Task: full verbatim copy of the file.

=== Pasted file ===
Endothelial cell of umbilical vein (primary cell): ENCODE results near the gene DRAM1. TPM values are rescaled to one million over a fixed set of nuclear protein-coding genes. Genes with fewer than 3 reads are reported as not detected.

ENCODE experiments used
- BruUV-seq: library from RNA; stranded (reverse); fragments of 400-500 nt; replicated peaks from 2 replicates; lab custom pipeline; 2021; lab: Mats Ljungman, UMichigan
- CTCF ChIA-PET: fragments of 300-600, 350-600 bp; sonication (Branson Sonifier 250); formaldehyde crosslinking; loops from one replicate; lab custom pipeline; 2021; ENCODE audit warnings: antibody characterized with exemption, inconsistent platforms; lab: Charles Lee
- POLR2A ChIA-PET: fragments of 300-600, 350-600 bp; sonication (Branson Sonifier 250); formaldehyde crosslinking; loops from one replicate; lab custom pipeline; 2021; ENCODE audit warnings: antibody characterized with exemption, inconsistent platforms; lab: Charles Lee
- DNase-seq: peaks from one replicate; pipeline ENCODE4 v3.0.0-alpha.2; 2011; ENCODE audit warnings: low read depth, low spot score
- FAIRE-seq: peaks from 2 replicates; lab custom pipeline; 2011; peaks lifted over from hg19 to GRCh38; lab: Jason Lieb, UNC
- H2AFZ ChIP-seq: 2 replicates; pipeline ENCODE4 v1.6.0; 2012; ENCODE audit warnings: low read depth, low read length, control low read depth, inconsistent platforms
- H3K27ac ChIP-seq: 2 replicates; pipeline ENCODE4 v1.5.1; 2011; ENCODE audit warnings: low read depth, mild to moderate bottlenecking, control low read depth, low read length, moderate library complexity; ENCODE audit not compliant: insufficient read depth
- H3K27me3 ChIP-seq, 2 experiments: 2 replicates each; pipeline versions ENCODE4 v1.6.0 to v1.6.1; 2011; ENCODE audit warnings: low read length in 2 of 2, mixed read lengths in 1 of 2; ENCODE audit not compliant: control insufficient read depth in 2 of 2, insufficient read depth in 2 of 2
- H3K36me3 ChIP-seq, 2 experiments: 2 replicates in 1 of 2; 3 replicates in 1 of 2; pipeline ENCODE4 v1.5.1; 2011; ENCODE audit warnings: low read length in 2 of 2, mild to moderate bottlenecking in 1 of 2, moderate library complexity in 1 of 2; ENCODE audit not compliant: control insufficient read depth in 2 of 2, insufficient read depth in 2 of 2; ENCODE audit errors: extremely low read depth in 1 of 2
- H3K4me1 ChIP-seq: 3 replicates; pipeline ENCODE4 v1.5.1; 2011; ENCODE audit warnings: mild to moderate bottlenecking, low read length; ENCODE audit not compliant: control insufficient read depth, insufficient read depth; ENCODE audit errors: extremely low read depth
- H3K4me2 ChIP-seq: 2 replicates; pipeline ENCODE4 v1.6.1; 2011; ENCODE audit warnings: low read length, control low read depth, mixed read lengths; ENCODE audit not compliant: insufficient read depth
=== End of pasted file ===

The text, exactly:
Endothelial cell of umbilical vein (primary cell): ENCODE results near the gene DRAM1. TPM values are rescaled to one million over a fixed set of nuclear protein-coding genes. Genes with fewer than 3 reads are reported as not detected.

ENCODE experiments used
- BruUV-seq: library from RNA; stranded (reverse); fragments of 400-500 nt; replicated peaks from 2 replicates; lab custom pipeline; 2021; lab: Mats Ljungman, UMichigan
- CTCF ChIA-PET: fragments of 300-600, 350-600 bp; sonication (Branson Sonifier 250); formaldehyde crosslinking; loops from one replicate; lab custom pipeline; 2021; ENCODE audit warnings: antibody characterized with exemption, inconsistent platforms; lab: Charles Lee
- POLR2A ChIA-PET: fragments of 300-600, 350-600 bp; sonication (Branson Sonifier 250); formaldehyde crosslinking; loops from one replicate; lab custom pipeline; 2021; ENCODE audit warnings: antibody characterized with exemption, inconsistent platforms; lab: Charles Lee
- DNase-seq: peaks from one replicate; pipeline ENCODE4 v3.0.0-alpha.2; 2011; ENCODE audit warnings: low read depth, low spot score
- FAIRE-seq: peaks from 2 replicates; lab custom pipeline; 2011; peaks lifted over from hg19 to GRCh38; lab: Jason Lieb, UNC
- H2AFZ ChIP-seq: 2 replicates; pipeline ENCODE4 v1.6.0; 2012; ENCODE audit warnings: low read depth, low read length, control low read depth, inconsistent platforms
- H3K27ac ChIP-seq: 2 replicates; pipeline ENCODE4 v1.5.1; 2011; ENCODE audit warnings: low read depth, mild to moderate bottlenecking, control low read depth, low read length, moderate library complexity; ENCODE audit not compliant: insufficient read depth
- H3K27me3 ChIP-seq, 2 experiments: 2 replicates each; pipeline versions ENCODE4 v1.6.0 to v1.6.1; 2011; ENCODE audit warnings: low read length in 2 of 2, mixed read lengths in 1 of 2; ENCODE audit not compliant: control insufficient read depth in 2 of 2, insufficient read depth in 2 of 2
- H3K36me3 ChIP-seq, 2 experiments: 2 replicates in 1 of 2; 3 replicates in 1 of 2; pipeline ENCODE4 v1.5.1; 2011; ENCODE audit warnings: low read length in 2 of 2, mild to moderate bottlenecking in 1 of 2, moderate library complexity in 1 of 2; ENCODE audit not compliant: control insufficient read depth in 2 of 2, insufficient read depth in 2 of 2; ENCODE audit errors: extremely low read depth in 1 of 2
- H3K4me1 ChIP-seq: 3 replicates; pipeline ENCODE4 v1.5.1; 2011; ENCODE audit warnings: mild to moderate bottlenecking, low read length; ENCODE audit not compliant: control insufficient read depth, insufficient read depth; ENCODE audit errors: extremely low read depth
- H3K4me2 ChIP-seq: 2 replicates; pipeline ENCODE4 v1.6.1; 2011; ENCODE audit warnings: low read length, control low read depth, mixed read lengths; ENCODE audit not compliant: insufficient read depth